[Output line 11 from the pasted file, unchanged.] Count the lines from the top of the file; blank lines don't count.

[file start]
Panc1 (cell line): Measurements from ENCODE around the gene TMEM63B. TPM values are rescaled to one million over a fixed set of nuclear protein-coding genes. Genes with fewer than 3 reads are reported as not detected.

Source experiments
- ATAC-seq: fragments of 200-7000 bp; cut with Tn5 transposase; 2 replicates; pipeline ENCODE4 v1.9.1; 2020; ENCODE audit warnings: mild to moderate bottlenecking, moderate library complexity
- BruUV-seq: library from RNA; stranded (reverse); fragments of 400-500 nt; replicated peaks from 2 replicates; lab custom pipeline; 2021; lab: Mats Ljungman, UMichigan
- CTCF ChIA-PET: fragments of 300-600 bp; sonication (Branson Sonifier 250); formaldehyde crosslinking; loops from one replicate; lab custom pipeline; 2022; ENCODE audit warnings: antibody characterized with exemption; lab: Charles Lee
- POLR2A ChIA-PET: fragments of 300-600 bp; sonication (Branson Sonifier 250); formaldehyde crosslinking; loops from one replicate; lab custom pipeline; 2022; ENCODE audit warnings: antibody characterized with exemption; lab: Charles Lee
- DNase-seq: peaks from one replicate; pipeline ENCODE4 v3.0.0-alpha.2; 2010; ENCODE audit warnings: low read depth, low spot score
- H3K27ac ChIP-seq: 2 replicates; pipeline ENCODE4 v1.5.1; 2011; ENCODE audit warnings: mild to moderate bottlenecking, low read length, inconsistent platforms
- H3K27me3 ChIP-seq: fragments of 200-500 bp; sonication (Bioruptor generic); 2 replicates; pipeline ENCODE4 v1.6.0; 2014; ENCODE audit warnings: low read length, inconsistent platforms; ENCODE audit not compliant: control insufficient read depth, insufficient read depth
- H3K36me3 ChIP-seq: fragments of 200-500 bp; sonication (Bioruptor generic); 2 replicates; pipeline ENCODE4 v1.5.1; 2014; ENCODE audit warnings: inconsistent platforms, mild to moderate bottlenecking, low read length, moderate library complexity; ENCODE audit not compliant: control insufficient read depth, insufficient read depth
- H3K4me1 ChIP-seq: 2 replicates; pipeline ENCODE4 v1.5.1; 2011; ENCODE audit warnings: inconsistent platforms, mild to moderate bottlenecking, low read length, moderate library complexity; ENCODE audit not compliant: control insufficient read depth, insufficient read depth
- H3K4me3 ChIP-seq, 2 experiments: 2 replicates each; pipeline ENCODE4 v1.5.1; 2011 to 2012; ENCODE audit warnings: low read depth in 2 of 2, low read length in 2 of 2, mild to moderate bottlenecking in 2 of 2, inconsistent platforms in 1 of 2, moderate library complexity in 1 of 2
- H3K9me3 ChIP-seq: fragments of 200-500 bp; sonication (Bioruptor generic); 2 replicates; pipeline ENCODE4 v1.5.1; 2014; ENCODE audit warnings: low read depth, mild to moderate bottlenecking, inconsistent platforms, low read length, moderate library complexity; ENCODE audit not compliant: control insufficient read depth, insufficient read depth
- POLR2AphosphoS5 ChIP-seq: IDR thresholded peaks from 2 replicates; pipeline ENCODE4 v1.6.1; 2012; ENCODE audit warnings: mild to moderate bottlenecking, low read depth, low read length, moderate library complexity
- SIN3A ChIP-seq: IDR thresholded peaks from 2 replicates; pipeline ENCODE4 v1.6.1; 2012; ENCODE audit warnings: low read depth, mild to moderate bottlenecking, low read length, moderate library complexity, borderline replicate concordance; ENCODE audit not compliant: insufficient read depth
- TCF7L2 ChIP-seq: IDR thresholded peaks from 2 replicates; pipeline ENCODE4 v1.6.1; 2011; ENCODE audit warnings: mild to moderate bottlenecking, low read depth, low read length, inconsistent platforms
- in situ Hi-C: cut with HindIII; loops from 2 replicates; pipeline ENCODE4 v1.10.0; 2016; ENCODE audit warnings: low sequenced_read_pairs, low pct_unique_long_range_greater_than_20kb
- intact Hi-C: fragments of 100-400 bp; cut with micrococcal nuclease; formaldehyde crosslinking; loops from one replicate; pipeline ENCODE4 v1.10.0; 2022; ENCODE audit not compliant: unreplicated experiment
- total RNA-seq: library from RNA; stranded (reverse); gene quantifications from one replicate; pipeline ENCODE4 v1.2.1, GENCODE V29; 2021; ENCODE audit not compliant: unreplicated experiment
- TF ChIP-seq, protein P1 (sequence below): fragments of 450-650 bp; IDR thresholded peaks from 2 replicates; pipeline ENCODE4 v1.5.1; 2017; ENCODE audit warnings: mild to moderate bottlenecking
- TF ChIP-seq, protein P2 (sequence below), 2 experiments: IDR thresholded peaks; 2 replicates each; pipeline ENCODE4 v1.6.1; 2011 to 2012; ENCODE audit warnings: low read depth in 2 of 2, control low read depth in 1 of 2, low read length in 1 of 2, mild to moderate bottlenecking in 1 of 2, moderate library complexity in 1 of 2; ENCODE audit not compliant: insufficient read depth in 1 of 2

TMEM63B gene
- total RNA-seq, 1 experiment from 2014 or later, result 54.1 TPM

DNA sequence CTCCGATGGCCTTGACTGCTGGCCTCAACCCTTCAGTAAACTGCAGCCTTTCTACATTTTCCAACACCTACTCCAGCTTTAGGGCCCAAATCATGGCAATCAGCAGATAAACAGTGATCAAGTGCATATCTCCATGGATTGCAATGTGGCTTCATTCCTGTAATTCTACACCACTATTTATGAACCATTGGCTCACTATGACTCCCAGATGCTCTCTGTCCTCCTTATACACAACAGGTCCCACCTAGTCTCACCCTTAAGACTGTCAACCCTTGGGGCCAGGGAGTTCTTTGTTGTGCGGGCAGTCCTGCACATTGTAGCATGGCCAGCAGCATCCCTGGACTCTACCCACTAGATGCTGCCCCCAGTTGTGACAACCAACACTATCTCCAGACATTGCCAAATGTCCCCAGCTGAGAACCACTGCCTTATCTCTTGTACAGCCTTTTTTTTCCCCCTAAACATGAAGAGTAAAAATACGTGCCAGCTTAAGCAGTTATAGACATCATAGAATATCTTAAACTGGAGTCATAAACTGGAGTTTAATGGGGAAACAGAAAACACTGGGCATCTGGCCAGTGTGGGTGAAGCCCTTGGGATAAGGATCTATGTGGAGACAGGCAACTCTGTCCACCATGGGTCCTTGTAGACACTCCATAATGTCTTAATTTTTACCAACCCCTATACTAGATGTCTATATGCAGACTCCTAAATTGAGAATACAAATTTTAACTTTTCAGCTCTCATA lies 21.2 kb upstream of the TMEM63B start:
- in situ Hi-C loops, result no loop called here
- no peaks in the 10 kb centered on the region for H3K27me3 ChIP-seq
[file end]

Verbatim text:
- H3K4me1 ChIP-seq: 2 replicates; pipeline ENCODE4 v1.5.1; 2011; ENCODE audit warnings: inconsistent platforms, mild to moderate bottlenecking, low read length, moderate library complexity; ENCODE audit not compliant: control insufficient read depth, insufficient read depth